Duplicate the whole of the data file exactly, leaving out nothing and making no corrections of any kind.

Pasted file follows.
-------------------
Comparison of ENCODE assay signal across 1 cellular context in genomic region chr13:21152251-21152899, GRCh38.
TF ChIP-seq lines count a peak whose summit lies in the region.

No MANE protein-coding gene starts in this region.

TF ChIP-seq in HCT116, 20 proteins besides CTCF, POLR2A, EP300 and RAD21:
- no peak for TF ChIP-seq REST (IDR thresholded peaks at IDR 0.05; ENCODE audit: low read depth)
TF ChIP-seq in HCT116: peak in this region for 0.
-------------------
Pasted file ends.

Comparison of ENCODE assay signal across 1 cellular context in genomic region chr13:21152251-21152899, GRCh38.
TF ChIP-seq lines count a peak whose summit lies in the region.

No MANE protein-coding gene starts in this region.

TF ChIP-seq in HCT116, 20 proteins besides CTCF, POLR2A, EP300 and RAD21:
- no peak for TF ChIP-seq REST (IDR thresholded peaks at IDR 0.05; ENCODE audit: low read depth)
TF ChIP-seq in HCT116: peak in this region for 0.